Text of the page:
Looking forward to seeing so many people there!

We’re getting the band back together!

Arkady Martine, Django Wexler, John Chu, and I had so much fun teaching the workshop at 4th St. Fantasy convention last year that we’re doing it again this year…but with a twist! This year’s theme is “Getting Unstuck.” Participants in the workshop should submit pieces they’re stuck on–not outlines but some prose written–and we’ll use tactics both usual and zany to get through the block. We’ll work on identifying patterns that contribute to getting stuck as well as ways out.

The deadline for signing up for the workshop is May 20, but it’s first-come first-served–AND convention membership rates go up on March 1–so now is a great time to sign up!

ConFusion schedule

Hurrah, the schedule is available! Here’s your closer look at where you can find me:

An Author’s Guide to Newsletters. Friday, 2:00, Erie. Angus Watson (M), Lawrence M. Schoen, Marissa Lingen, Patrick S. Tomlinson, Natalie Luhrs. Keeping up with the shifting landscape of social media can be a tall order for busy writers. E-mail newsletters are a simple, effective way to let your most engaged fans know where to find you and your work. Our panelists have tips on how to set up and maintain an effective newsletter.

The Trouble With Susan (and Donna and…). Saturday, 10:00, Ontario. Marissa Lingen (M), Navah Wolfe, Karen Osborne, K. Lynne O’Connor, Cat Rambo. Many beloved genre stories don’t treat their female characters well. Our genre is full of stories that punish female heroes with debasement and tragedy and unhappy endings, either implying or stating outright that the heroines with whom we identify were too ambitious for their own good. How do we reconcile our love for these stories and characters with the poison pills that come with them? Can we keep loving stories that don’t love us back?

Reading. Saturday, 11:00, Rotunda. A. Merc Rustad, Marissa Lingen, Annalee Flower Horne. I will probably be reading from the story that will have just come out in BCS that week, but who knows. There is no way to find out but to be there. (Or to ask me nicely. That…is often a way actually.)

New Trends in Post-Collapse Fiction. Saturday, 5:00, Dearborn. Marissa Lingen (M), Andrea Johnson, Michael J. DeLuca, Petra Kuppers, Anaea Lay. The prospect of a world where the march of social and technological progress has drastically reversed course seems a lot closer than it used to be. What has changed in the way we imagine post-collapse futures? How do post-collapse futures of the past and present exist in conversation with the social and political worlds in which they were written?

Writing Humor in Science Fiction and Fantasy. Saturday, 4:00, Southfield. Steve Buchheit (M), Tim Boerger, Marissa Lingen, Clif Flynt, Joe R. Lansdale. The Princess Bride is a classic of fantasy humor. What makes humor in speculative fiction work? What “funny books” really aren’t? Let’s look at American vs. British humor, which topics have aged well (or not so well!), short form vs. novels, and all the other things that make speculative humor more than pies in the face for elves.

Murder, Meanness, and Other Solutions from Deep in the Edit Mines: How to Help Fix Each Other’s Work Without Taking Over. Saturday, 8:00, Allen Park. Marissa Lingen (M), Jennifer Mace, K.A. Doore. How can we best use creative teamwork in solo projects? When your writing friends are stuck, where’s the line between helpful and pushy? Is murder really the answer to every problem–and is it sometimes helpful to have a friend come through the door of your manuscript with a gun in hand when you don’t know what to do next? (Spoiler: yes.) (Spoiler: that friend is Kai.) (This is an Armada extravaganza and by my fifth programming item of the day I expect to be at least a little goofy. Which of course Macey and Kai and I would never be otherwise….)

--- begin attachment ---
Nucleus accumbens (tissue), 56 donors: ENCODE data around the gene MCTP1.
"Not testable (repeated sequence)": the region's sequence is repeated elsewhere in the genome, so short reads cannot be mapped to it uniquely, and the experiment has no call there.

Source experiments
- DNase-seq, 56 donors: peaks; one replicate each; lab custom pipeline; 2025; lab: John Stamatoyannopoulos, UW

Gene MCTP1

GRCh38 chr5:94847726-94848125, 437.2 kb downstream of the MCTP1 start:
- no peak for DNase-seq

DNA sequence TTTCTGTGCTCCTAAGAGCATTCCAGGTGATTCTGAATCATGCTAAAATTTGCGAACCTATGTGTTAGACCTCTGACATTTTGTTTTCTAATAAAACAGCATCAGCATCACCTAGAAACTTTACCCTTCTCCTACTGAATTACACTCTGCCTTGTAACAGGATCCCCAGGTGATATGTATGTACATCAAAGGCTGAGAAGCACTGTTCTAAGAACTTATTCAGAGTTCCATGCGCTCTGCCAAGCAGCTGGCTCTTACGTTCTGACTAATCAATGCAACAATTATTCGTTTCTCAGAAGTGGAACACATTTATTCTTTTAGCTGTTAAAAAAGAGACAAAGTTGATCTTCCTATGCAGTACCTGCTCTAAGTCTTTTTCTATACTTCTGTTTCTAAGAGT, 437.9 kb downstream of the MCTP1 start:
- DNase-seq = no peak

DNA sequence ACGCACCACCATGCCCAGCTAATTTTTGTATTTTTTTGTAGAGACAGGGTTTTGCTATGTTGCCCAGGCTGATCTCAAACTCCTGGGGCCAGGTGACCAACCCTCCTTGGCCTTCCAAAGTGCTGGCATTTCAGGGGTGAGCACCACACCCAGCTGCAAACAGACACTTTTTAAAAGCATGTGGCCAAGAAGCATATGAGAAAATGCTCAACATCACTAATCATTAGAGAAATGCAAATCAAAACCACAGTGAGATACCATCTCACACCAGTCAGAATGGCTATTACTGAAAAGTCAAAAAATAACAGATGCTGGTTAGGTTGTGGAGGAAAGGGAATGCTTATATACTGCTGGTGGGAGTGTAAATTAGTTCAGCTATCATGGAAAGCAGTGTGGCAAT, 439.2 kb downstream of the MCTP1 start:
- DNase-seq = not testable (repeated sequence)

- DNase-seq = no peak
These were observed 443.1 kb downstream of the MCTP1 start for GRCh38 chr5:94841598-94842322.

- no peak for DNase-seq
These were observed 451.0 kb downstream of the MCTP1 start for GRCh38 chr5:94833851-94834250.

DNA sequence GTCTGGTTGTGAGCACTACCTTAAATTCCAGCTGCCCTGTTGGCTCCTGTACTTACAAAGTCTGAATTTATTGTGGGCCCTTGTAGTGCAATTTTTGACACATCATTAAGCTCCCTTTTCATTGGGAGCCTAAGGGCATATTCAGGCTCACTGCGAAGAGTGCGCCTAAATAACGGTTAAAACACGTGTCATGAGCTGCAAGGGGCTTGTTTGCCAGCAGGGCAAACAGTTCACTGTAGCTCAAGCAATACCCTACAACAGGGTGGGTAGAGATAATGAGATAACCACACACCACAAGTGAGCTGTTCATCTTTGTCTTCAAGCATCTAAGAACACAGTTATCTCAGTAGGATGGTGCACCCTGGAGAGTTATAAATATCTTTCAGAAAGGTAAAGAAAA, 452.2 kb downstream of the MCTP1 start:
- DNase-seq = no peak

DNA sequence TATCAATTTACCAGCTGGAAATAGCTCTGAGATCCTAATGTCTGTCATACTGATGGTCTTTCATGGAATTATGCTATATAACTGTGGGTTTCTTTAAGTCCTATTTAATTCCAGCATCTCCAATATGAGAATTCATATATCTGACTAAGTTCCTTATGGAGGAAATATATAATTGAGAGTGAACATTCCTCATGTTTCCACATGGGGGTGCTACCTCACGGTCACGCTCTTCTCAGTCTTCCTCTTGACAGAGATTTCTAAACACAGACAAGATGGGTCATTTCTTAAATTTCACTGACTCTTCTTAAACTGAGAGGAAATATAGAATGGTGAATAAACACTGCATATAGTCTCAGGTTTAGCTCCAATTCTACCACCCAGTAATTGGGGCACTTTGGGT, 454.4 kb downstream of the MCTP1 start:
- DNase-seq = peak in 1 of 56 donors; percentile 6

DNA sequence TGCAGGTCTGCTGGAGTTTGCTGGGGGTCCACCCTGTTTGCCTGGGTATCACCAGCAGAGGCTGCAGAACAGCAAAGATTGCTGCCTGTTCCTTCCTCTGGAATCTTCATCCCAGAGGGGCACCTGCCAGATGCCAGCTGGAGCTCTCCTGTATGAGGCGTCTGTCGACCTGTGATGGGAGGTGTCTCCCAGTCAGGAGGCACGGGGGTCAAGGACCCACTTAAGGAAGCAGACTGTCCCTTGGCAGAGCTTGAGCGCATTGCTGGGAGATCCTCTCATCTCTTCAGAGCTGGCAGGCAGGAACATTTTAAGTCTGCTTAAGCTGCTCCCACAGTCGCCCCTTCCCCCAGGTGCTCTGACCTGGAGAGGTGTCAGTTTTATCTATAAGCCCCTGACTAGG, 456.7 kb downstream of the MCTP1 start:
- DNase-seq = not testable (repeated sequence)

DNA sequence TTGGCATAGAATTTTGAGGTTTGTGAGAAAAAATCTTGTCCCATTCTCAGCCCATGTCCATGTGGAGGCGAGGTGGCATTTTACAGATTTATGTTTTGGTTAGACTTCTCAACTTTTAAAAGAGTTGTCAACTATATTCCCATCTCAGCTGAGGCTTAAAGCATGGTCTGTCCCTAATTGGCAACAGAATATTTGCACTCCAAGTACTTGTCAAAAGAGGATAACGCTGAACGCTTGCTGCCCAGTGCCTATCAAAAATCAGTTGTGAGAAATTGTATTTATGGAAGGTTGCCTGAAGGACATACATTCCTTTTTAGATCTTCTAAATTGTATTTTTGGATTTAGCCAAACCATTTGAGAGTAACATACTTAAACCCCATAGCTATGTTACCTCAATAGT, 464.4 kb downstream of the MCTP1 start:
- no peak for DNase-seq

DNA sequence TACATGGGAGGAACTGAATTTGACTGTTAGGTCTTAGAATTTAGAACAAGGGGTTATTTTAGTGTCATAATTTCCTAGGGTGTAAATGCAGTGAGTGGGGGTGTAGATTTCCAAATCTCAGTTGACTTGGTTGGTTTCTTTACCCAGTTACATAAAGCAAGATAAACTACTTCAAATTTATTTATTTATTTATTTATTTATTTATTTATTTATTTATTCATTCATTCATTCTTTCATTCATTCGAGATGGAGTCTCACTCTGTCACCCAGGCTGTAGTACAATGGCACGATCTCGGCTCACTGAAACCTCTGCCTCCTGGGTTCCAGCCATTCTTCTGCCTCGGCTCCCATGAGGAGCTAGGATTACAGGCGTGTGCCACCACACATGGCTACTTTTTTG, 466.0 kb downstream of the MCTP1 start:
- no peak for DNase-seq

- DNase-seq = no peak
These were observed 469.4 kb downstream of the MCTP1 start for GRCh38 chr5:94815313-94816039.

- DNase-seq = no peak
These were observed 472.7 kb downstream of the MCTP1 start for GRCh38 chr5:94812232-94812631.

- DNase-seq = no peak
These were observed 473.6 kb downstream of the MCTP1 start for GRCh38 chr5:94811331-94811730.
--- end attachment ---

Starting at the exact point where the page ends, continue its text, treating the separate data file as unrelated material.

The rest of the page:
This has been edited since I first posted it because of times changing. I have no idea whether they will change again. If there’s something you want to see particularly, please check the schedule when you get there to make sure it’s all where and when you thought.

World Fantasy Convention schedule

This one is much simpler than some cons: one panel. Plans for ice cream and fountain pens and many other lovely things aside from formal programming! but for programming there’s this:

Strength Isn’t Just For the Strong

Time: Saturday – 2:00 PM to 3:00 PM 
Category: Panel
Track: Panel
Location: WaterTable BC
Panelists: Carole Cummings, David Anthony Durham, Rhiannon Held, Fonda Lee, Marissa Lingen (M)
Description: Fantasy stories w/ ordinary, non-magical people, both humans and others, as protagonists. #StrongCharacters

Watch me scintillate!

In ten days I leave for Montreal, for the new convention Scintillation. Here’s where you can find me there if you’re a member! (Memberships have been sold out for the year, but I’m almost certainly going next year too.)

Friday 20:00 Time Travel and Teens
Why do these things go together so well?
Jo Walton (M), Kari Maaren, Marissa Lingen, Suzanna Hersey

Saturday 10:00 Good and Evil
Ada Palmer has offered the thought experiment of a universe where the morally worst act ever was that somebody bought a flavour of ice cream they knew their friend didn’t like. Conversely, the Vikings ask the theodicy question backwards: why is there good? Let’s consider the space of good and evil and what interesting things we can do with them.
Yves Meynard (M), Ada Palmer, Maria Farrell, Jo Walton, Marissa Lingen

Saturday 11:00 Reading from selected works. With Tim Boerger.

Saturday 14:00 Why you should be reading John M. Ford
World Fantasy award winning author of The Dragon Waiting, Growing Up Weightless, and many other stories and poems and gaming material.
Marissa Lingen (M), Emmet O’Brien, Andrew Plotkin, Lila Garrott, Sarah Emrys

Sunday 17:00 Imagining the Future
How can we write science fiction when it’s so difficult to imagine the future?
Yves Meynard, Dennis Clark, Ada Palmer, Maria Farrell, Marissa Lingen (M), Jim Cambias


Readercon schedule!

I have my schedule for Readercon, which is in two and a half weeks! (July 12-15 in Quincy, Mass.) Here’s what I’ll be up to and where you can find me:

Defying the Pigeonhole Marissa Lingen (m), Stephanie Feldman, Chandler Klang Smith, Ellen Datlow, Michael Dirda. Thursday, 9:00 p.m., Blue Hills. This panel of readers will celebrate favorite authors who can’t be contained by a single genre—some exploring multiple genres within one work, some dipping in and out of them throughout their careers—and talk about the ways they break free of expectations to soar.